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Veronica Hederström. Photo.

Veronica Hederström


Veronica Hederström. Photo.

Ecology of pollinators, pests and natural enemies in agricultural landscapes : ensuring a sustainable supply of clover seeds


  • Veronica Hederström

Summary, in English

The human population and its food consumption continues to grow and the environmental impact of meeting future food demands depends on how we expand the food supply. Already, agricultural intensification has led to biodiversity declines, which in turn can have direct and indirect effects on agricultural production. For future sustainable production there is a need to support ecosystems and their ability to provide ecosystem services. To do so, we need more knowledge on how functional insect groups such as pollinators, pests and natural enemies are affected by land use, and how they in turn affect agricultural systems and crop yields.
Due to their ability to fix atmospheric nitrogen, clovers are grown worldwide for animal feed and for green manure. Clover is an important crop in organic farming where inorganic fertilizers are prohibited. However, producers of clover seeds are experiencing problems with varying yields. In this thesis I, therefore, investigated important factors affecting seed yield. I studied interactive effects of plant and pollinator traits on seed set in red clover in a common garden, and investigated spatiotemporal patterns of pollinators, pests and natural enemies in agricultural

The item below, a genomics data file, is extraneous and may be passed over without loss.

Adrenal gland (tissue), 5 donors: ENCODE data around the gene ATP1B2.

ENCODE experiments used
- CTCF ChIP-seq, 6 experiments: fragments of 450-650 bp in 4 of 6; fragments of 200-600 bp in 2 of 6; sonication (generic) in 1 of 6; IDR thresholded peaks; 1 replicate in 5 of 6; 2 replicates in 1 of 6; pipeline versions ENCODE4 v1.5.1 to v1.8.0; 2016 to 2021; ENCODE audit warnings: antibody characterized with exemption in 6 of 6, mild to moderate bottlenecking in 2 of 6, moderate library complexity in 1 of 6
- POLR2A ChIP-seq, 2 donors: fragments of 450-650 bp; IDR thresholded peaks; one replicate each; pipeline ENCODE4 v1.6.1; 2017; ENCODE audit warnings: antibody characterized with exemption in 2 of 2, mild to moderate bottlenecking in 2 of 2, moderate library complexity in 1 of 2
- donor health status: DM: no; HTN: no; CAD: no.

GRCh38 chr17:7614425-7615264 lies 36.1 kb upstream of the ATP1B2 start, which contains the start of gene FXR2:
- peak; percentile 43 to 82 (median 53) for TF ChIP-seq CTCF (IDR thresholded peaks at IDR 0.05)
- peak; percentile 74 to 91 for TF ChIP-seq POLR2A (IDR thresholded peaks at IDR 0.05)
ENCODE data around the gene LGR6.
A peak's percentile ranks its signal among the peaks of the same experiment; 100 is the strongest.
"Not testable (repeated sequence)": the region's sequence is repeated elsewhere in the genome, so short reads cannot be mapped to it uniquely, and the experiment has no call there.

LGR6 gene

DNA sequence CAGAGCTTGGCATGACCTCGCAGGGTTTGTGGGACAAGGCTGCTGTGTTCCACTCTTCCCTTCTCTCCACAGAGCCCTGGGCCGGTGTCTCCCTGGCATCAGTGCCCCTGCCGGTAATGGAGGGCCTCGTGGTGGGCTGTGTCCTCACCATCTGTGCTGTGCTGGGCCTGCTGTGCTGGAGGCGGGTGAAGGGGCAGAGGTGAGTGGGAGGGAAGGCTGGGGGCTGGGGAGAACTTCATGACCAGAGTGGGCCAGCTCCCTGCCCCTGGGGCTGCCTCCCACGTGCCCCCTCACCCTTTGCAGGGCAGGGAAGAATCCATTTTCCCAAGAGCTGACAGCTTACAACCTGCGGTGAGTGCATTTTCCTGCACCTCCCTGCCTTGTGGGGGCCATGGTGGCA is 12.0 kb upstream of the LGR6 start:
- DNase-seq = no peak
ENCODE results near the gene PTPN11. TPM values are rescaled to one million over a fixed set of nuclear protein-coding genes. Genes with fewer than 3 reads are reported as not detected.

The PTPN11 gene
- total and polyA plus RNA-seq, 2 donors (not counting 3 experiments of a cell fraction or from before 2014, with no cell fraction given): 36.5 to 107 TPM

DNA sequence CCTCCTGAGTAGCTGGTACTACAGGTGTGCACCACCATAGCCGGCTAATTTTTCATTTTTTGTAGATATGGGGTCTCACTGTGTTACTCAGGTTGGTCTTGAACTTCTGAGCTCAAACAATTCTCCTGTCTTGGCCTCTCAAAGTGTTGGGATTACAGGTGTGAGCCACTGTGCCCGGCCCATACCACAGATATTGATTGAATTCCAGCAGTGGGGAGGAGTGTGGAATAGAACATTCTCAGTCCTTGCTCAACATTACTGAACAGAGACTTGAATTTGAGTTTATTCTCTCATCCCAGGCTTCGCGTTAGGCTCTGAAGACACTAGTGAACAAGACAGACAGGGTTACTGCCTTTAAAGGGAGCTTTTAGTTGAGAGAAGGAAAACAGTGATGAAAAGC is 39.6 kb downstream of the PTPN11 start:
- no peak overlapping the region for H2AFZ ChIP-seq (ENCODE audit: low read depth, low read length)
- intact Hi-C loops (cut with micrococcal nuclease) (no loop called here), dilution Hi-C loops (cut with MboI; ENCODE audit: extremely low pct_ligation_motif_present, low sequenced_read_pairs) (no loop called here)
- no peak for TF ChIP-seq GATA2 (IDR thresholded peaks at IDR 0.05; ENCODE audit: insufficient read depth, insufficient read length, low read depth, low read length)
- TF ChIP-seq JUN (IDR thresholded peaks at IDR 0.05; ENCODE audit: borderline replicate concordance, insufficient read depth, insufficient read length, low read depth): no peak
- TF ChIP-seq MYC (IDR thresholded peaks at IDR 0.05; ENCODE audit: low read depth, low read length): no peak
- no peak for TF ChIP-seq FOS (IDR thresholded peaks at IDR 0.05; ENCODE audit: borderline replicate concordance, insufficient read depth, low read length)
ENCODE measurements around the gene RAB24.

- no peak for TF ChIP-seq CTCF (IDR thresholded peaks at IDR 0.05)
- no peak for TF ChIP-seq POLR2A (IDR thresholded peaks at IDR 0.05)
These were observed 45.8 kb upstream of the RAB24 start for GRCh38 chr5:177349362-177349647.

white clover seed fields. I found that pest abundance in white clover fields decreased with distance from the previous year’s field. Furthermore, pest abundance increased, whereas parasitism rates provided by natural enemies decreased, with proportion arable land in the surrounding landscape. These results point to the potential for using spatial planning as a pest management tool in clover seed production. Abundance of pollinating non- Apis bees was higher in conventionally managed fields compared to organic fields, and abundance of honey bees and total number of bees in organic fields were negatively related to proportion semi-natural land. If these observations are due to more preferable habitats elsewhere needs further investigation. I further showed that white clover fields do not always have sufficient amounts of pollinators as previously believed. In white clover, short tongued bees are good pollinators, but in red clover, and especially tetraploid cultivars, flower visits by medium- or long-tongued bees resulted in a higher seed set. Unexpectedly, medium- tongued bees on a diploid red clover cultivar gave much higher seed set than other combinations of bee tongue length and clover ploidy. This shows the importance of a diverse pollinator fauna, as different pollinators are unequally able to pollinate different species of plants.

Publishing year






Document type



Swedish Agricultural University




  • Mattias C. Larsson
  • Åsa Lankinen
  • Göran Birgersson
  • Maj Rundlöf
  • Olle Anderbrant
  • Glenn Svensson


  • ISBN: 978-91-7760-365-8
  • ISBN: 978-91-7760-364-1